A Treasure Uncovered
I was in sixth grade when I first came across this book. I remember walking into a nearly empty library during recess, determined to find a new book that would help me get over the massive failure that was trying to read and comprehend A Tale of Two Cities the previous week. I walked up and down the fiction aisle, idly picking up and thumbing through various books. And then I found Little Women and knew it was the book for me after reading the first page:
“Christmas won’t be Christmas without any presents,” grumbled Jo, lying on the rug.
“It’s so dreadful to be poor!” sighed Meg, looking down at her old dress.
“I don’t think it’s fair for some girls to have plenty of pretty things, and other girls nothing at all,” added little Amy, with an injured sniff.
“We’ve got Father and Mother, and each other,” said Beth contentedly from her corner.Little Women, Chapter 1
Though many of the critical and central themes were lost on me the first time I read the novel, I immediately fell in love with the story after skimming those first lines, each one neatly portraying the core of each central character so clearly.
At the time, the mention of being a poor family on the first page was what initially drew me in, as I was from a poor family myself. Then Amy said her line about girls who have plenty of things versus girls (like me) who did not have much of anything at all. And finally Beth, the eternal moral compass, said something that made made me twinge internally, somewhere deep inside me understood a personal deprivation: while the March girls had their mother, their father and each other to depend on at home, I had…myself and books.
So this final line on page one piqued my curiosity, and with a longing for family I did not know I wanted in such a visceral way until reading those lines, I dove head first into Little Women, hoping to find family with the March sisters.
I did, and I still do.
Growing Up with the Story
Little Women is one of a handful of books that I have reread over the years during different phases in my life, and each time I open the book to relive the story of the March women struggling through life during and following the Civil War, I take away something new and understand each character’s perspective on deeper levels.
Of course, when I first read the book, I immediately identified with Amy. Being the youngest in my own family, I often found myself towing the line between being overly indulged (and inciting the jealousy of my older brother) and being entirely ignored and neglected. Any other youngest siblings out there know what I mean?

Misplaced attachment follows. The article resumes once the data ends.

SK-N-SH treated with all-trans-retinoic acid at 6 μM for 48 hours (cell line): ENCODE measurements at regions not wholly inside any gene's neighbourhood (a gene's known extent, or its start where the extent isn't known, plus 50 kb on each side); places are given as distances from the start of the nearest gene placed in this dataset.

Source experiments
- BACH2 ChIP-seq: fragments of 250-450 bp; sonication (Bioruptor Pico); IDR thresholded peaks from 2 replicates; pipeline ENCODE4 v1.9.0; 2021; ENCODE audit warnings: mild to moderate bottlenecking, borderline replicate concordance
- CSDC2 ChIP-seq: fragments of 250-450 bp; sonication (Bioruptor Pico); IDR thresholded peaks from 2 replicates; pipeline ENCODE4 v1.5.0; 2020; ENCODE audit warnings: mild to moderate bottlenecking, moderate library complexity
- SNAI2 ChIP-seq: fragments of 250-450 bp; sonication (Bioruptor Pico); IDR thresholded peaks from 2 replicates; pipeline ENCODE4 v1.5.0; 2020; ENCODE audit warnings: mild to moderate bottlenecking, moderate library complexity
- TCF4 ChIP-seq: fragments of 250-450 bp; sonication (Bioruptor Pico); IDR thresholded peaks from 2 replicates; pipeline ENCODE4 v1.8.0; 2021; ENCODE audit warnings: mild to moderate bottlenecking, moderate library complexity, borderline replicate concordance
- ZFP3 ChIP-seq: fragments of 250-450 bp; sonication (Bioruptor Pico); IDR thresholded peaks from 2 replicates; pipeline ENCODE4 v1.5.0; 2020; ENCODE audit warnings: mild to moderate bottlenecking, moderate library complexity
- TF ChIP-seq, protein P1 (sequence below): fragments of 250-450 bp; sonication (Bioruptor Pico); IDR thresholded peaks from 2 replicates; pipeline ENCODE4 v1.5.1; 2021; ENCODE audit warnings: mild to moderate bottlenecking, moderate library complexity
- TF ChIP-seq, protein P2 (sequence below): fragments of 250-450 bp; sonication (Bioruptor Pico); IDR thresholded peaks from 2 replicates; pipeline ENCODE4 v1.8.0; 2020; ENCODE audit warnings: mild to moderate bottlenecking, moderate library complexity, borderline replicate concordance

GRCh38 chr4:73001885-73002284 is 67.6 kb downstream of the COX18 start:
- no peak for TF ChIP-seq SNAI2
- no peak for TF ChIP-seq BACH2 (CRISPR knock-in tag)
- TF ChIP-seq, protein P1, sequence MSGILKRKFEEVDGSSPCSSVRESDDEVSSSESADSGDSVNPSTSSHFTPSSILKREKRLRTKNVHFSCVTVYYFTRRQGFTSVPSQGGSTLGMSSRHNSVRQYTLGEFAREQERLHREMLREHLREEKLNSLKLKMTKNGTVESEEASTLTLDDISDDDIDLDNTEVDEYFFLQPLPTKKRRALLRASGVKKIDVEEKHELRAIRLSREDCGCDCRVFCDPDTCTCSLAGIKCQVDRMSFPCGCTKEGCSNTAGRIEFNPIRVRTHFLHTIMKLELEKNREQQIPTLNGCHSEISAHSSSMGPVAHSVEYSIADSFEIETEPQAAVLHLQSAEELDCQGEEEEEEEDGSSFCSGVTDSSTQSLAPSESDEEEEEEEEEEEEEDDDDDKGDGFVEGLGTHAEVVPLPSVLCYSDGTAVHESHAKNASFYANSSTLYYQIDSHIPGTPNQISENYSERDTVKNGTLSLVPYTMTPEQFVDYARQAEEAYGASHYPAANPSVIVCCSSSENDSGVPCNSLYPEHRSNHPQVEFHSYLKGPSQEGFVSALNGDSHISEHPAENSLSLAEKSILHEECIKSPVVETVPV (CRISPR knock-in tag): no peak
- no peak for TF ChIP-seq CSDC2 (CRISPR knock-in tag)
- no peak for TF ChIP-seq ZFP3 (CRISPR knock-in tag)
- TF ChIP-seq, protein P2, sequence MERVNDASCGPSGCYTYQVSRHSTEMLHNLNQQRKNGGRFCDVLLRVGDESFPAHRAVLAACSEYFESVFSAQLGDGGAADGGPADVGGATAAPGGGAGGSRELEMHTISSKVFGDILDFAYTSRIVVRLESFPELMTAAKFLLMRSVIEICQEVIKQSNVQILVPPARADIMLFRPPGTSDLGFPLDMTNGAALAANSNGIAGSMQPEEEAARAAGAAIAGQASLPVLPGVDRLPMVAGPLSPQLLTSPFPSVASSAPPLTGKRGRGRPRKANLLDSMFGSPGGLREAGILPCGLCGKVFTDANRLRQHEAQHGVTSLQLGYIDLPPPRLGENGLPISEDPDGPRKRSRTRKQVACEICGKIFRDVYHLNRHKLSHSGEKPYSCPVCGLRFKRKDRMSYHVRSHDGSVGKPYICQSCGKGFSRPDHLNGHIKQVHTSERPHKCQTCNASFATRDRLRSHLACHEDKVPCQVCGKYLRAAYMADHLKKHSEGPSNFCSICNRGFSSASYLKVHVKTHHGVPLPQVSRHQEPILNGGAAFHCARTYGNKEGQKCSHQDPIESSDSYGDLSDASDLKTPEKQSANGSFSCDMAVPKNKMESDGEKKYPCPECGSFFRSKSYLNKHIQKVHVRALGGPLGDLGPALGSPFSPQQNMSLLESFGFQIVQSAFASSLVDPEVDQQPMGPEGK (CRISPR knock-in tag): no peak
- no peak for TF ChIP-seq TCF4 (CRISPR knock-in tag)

Amy is driven and talented, but she often lacks the ability or resources to gain recognition because of the myriad of older people’s problems that always take center stage. It’s the age-old trope: when you’re older, you’ll understand why you’re problems aren’t so bad.
However, as I got older, I started agreeing with the others: Amy was perhaps a bit too dramatic at times and just needed to grow up a bit; that’s when I began to identify more and more with Jo and her ambition for life and untethered freedom. And here’s where I think that Louisa May Alcott’s writing is timeless in her characterization of Jo: she describes the very real struggle for women everywhere who clearly do not fit the mold of society’s expectations and who just as clearly do not honestly want to. I’ve never gotten over Jo’s perspective on life: I am still in search of that ephemeral freedom that often escapes the grasp of ambitious women everywhere.
However, I suspect that if I read this book again today, I would start to identify more strongly with Beth or Meg, while holding on to my freedom-loving Jo. Having (somewhat) settled into adulthood, I now appreciate the beauty in taking life more slowly, in enjoying each joy with less restlessness, and in thinking about something, anything other than myself. For that, I can only be thankful….even if I still get itchy feet every now and then.
I started out reading this book as a young girl realizing she wanted but didn’t have a close-knit family and grew into a woman who was able to make deeper familial connections over the years through all of life’s blessings and curses.
This book is not one to be left forgotten on a shelf, and though it tells a story about the struggles of being a woman, I think the central themes of Little Women are relevant for everyone: duty and sacrifice, morality and society, poverty and self-improvement (among other themes in this book) are all things we struggle through as human beings.